“The relationship that I have with my mom is so special that it doesn’t feel as hard as maybe as it should,” LaFleur told McKnight’s Home Care Daily Pulse about caregiving last week. “She provided me the best life ever so I can grow up to be this strong, kind wonderful, person. It’s my turn, I guess.”
Observation - feel good story of the week.
Older adults better able to minimize life’s emotional ‘drama,’ study finds
From McKnight’s - The ability to positively reframe negative experiences appears to increase as individuals grow older, according to a new psychological study.
Investigators asked more than 280 participants aged 18 to 88 years old to watch a series of film clips featuring subjects that ranged in expected emotional effect from negative, such as scenes of war; neutral, such as weather reports; and pleasing, such as footage of happy babies. They were asked to allow any emotional responses to arise naturally, or — in response to half of the negative clips — to actively try to positively reframe their responses.
When investigators analyzed participants’ reports of these experiences, they found that the older adults reacted more positively to the film clips — no matter the expected emotional effect, reported Susanne Schweizer, Ph.D., of the University of New South Wales in Australia.
Observation - not sure of this study is showing the obvious. When you get to a certain point in your life, you know what is important and what is not. After experiencing five close family deaths in the span of four years, my wife and I do not sweat the small stuff or engage in drama. We have our health. Our kids and grandkids are thriving. I think you get to a point in life where there is no place for drama though ironically in this country there is more drama and conspiracy than ever.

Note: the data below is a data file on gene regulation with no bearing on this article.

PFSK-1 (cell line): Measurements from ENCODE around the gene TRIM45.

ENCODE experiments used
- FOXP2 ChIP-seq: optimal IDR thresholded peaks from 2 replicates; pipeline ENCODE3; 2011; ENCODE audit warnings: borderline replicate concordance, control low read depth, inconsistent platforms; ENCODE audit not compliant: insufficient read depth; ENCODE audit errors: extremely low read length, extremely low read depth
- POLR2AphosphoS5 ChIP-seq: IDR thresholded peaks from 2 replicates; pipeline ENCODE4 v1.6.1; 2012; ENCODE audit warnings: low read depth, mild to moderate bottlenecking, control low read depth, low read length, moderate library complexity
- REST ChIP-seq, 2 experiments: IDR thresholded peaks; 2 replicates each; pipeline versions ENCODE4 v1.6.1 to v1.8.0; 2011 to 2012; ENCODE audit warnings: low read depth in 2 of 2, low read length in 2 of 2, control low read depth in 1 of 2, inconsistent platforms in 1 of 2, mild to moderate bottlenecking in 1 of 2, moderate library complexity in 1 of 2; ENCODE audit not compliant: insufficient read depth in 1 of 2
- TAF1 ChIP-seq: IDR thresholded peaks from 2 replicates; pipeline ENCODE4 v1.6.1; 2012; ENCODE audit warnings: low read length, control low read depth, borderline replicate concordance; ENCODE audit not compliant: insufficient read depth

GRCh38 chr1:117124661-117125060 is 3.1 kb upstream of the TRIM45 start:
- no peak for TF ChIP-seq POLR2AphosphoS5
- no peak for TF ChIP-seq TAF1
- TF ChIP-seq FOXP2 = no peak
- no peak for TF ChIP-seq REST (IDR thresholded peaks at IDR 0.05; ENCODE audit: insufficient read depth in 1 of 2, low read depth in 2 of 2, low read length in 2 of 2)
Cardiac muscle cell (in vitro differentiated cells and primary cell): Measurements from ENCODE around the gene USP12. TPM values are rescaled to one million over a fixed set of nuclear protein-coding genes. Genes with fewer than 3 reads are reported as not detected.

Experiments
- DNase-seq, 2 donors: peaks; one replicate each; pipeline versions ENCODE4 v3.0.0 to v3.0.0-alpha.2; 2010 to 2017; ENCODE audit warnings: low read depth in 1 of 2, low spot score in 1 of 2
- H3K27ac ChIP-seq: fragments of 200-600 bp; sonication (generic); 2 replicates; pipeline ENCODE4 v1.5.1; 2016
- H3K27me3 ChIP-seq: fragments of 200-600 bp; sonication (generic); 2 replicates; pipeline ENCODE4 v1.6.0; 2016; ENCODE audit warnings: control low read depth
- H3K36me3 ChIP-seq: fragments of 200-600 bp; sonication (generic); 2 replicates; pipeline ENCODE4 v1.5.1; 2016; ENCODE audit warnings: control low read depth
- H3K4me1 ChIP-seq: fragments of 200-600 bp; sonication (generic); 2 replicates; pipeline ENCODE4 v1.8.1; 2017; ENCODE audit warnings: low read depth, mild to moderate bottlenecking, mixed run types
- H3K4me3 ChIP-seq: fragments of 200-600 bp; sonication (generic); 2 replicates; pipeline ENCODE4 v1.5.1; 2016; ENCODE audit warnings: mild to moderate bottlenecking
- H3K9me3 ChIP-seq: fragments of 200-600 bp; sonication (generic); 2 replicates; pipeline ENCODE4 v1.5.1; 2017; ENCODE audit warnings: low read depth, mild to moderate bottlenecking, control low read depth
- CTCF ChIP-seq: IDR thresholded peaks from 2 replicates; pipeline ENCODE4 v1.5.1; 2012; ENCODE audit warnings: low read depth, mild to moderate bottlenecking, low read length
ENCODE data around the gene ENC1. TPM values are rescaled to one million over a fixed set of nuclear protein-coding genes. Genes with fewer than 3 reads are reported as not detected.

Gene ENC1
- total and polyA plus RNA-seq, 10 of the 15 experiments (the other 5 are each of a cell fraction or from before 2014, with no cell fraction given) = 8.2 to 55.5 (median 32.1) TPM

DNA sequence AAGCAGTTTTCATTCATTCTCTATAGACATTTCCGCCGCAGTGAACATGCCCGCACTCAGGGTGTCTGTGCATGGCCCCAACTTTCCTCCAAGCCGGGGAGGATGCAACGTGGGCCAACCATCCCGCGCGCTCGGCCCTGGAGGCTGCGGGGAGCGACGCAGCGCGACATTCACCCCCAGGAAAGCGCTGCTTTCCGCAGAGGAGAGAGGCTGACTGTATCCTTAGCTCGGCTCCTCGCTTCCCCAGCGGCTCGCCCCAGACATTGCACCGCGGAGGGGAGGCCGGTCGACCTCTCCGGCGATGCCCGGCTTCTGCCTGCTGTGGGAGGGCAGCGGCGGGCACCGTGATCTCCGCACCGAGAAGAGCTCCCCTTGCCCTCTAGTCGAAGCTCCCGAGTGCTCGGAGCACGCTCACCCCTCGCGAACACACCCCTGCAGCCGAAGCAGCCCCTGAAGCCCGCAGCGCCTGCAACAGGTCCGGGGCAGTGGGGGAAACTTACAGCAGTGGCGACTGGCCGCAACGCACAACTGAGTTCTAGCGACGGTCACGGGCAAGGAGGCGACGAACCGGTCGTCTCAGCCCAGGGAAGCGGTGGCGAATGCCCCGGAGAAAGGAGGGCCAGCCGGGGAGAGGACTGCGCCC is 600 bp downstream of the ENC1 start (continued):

Workplace satisfaction at a 20-year low: Survey
Benefits Pro - Job satisfaction has hit a 20-year low, and no one is more dissatisfied than young workers, a new study from MetLife has found.
The 20th annual U.S. Employee Benefits Trends Study was based in part on a November 2021 survey of more than 3,000 employees in U.S. companies. It found that Zillennials, a micro-generation born between 1993-1998, have played a large role in changing expectations when it comes to work.
But it’s not just young workers who are dissatisfied, the report said. Overall, just 66% of employees say they are satisfied with the job they have now—that’s down from 72% in 2021 and 74% in 2019.
Observation - the articles concludes that companies do better when they seek to understand their workers and support their social and mental well-being. It is all about the employee experience first leading to a better client experience.
Older Americans are given the wrong idea about online safety
From Fast Company - This population has been schooled in a tactical approach to online safety grounded in fear and mistrust—even of themselves—and focused on specific threats rather than developing strategies that enable them to be online safely. Elders have been taught this approach by organizations they tend to trust, including nonprofits that teach older adults how to use technology.